We the people of the United States, in order to form a more perfect union, establish justice, ...I might have become an attorney. During my junior year of college I attended the prelaw meetings, consumed advice concerning preparation for law school, digested information from representatives of law schools that visited my college to discuss legal careers, took steps to prepare for the LSAT. Moral qualms put an end to this activity.
Preamble, United States Constitution
Two Political Science courses--Constitutional Law (PolS 300) and Civil Liberties (PolS 402)--cultivated my interest in the Bill of Rights, my commitment to equal justice under law, and some minimal comfort with legalese. The entire sequence of U.S. history courses that I packed under my belt broadened my understanding of the ongoing struggle to bring American realities in line with American ideals. President Reagan, who assumed command during my sophomore year, may have echoed John Winthrop's appropriation of a metaphor from the Sermon on the Mount to describe the U.S. nation as a "city upon a hill," but the light, it seemed to me, was directed into people's eyes more so than upon the path toward justice. Embarking upon a massive program of consuming U.S. history texts while watching the President serve up the imaginary food of Peter Pan's banquets proved to be a recipe for indigestion.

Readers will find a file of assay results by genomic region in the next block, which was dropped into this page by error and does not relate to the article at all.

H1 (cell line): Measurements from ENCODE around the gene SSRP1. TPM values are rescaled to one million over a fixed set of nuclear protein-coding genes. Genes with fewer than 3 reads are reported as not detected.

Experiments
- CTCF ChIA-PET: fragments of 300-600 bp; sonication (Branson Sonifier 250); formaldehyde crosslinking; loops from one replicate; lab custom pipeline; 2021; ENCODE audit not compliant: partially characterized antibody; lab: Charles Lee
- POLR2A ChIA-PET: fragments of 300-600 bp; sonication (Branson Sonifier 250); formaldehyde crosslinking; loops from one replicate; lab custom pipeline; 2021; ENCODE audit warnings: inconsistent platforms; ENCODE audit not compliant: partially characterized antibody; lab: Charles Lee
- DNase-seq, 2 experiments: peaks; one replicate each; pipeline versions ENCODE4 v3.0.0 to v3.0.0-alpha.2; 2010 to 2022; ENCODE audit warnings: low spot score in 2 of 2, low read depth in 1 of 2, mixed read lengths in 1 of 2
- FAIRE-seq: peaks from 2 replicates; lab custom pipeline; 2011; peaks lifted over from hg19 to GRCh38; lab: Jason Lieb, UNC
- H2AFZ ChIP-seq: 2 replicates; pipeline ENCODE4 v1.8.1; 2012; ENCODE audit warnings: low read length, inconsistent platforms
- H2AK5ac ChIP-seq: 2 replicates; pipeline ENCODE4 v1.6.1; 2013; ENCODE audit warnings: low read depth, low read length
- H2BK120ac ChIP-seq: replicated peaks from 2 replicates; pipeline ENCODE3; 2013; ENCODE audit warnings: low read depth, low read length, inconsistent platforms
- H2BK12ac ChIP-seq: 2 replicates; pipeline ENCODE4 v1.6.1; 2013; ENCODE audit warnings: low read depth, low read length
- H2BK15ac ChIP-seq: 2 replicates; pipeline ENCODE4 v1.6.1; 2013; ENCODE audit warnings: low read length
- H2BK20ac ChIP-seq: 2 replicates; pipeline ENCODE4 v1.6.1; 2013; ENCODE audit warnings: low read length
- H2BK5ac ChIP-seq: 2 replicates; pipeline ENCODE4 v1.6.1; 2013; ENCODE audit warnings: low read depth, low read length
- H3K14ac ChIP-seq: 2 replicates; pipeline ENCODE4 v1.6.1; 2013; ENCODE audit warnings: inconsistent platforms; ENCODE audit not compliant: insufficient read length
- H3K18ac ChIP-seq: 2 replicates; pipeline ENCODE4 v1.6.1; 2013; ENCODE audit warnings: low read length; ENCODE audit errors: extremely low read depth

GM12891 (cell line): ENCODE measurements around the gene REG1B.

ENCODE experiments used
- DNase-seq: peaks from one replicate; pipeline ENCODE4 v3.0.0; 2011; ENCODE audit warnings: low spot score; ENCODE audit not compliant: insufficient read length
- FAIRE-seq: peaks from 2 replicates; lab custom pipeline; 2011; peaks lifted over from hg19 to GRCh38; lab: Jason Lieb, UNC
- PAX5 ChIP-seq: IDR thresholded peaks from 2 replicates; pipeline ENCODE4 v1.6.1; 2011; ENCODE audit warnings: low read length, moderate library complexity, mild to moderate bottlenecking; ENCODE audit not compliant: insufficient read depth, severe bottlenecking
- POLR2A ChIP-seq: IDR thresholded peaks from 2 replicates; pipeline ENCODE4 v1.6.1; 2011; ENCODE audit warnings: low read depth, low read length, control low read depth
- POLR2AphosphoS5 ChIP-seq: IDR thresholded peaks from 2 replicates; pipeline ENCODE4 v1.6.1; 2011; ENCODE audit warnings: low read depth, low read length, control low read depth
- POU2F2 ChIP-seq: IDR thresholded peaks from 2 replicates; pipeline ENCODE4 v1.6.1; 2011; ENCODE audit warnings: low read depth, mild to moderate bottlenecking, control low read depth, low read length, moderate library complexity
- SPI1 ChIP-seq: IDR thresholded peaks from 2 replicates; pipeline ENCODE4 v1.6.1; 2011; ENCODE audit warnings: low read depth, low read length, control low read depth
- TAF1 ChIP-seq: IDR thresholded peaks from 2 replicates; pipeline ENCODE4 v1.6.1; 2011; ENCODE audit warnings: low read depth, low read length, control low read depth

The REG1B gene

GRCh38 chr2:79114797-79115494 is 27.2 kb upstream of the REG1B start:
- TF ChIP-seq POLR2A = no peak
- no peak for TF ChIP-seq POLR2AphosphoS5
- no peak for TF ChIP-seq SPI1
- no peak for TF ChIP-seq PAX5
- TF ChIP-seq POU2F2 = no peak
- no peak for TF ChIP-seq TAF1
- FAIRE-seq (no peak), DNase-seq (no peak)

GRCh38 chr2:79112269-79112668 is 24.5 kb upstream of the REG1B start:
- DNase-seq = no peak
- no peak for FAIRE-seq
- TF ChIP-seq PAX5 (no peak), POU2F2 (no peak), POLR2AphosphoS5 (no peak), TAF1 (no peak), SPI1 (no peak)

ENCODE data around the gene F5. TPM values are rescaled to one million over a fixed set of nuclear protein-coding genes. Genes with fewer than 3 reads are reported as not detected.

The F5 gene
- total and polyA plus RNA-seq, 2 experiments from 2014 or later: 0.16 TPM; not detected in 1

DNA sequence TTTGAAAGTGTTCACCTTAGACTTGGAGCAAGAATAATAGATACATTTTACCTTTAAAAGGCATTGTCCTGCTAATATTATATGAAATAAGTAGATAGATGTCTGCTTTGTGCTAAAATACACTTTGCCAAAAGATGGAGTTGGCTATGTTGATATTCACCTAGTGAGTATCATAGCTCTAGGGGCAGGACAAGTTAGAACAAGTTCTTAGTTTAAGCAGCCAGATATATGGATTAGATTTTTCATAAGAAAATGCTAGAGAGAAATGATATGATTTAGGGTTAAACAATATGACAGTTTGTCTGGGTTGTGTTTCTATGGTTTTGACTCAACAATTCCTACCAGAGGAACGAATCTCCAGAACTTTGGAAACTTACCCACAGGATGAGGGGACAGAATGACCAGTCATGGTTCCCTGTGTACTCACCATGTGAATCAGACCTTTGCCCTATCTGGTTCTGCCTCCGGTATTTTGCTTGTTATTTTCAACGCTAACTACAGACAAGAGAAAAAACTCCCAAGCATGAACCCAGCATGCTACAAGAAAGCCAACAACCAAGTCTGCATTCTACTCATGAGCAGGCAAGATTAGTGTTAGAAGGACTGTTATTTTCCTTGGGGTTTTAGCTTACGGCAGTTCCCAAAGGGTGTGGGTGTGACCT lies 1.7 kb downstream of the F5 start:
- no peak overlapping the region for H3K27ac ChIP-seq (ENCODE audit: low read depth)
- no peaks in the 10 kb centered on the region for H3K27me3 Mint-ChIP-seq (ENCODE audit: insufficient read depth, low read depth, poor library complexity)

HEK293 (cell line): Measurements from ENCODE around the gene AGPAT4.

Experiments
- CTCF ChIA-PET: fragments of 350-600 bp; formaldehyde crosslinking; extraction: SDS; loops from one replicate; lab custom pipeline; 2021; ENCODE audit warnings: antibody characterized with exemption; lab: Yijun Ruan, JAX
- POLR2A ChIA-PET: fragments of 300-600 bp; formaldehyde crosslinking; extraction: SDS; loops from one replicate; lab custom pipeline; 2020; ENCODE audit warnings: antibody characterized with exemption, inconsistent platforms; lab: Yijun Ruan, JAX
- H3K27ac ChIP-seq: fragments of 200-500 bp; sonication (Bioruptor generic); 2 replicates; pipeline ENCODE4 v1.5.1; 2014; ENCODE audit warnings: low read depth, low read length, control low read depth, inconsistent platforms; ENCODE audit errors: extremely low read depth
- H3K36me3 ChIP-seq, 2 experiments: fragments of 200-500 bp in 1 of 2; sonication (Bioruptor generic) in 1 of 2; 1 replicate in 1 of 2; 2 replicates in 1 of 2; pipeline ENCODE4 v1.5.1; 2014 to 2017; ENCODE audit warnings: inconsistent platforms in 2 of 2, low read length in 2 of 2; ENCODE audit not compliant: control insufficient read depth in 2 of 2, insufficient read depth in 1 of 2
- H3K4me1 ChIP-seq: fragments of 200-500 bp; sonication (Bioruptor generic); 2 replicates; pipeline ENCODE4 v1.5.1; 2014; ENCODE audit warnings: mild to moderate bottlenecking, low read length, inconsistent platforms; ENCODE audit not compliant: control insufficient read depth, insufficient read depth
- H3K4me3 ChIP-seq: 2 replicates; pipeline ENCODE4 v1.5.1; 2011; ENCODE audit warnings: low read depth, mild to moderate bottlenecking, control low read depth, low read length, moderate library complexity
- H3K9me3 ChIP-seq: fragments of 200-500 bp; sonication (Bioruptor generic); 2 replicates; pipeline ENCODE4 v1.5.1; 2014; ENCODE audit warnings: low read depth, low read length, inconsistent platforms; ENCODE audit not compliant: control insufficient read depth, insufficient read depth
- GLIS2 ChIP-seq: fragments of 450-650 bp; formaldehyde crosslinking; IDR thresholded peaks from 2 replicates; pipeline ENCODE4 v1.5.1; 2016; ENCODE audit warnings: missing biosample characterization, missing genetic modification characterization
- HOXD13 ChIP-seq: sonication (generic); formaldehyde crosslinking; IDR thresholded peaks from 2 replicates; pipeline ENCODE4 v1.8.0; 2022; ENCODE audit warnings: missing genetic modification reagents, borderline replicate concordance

The Bill of Rights was under attack. American liberties struggled against the rhetoric of freedom. American values were the daily fare. More and more, however, the meat and potatoes that tasted so good appeared to be full of unnatural additives. They added flavor and aided digestion, but evidence began coming to light that cancer would be the long-term consequence of such a diet.
How should I earn my slice of the American pie? Defending guilty criminals seemed to be the means of keeping civil liberties off the butcher's block. Cultivating the raw truth that revealed how history books had been cooked appealed more fully to my sense of moral fiber. My stomach ached less when I contemplated prosecuting those that lied about the past than when I contemplated protecting those that might be guilty from a rush to judgment on the basis of inadequate or tainted evidence. I remained committed to my youthful quest to become a history teacher. I chose history over law, and in graduate school the history of Federal Indian law pulled me back to a steady diet of legalese.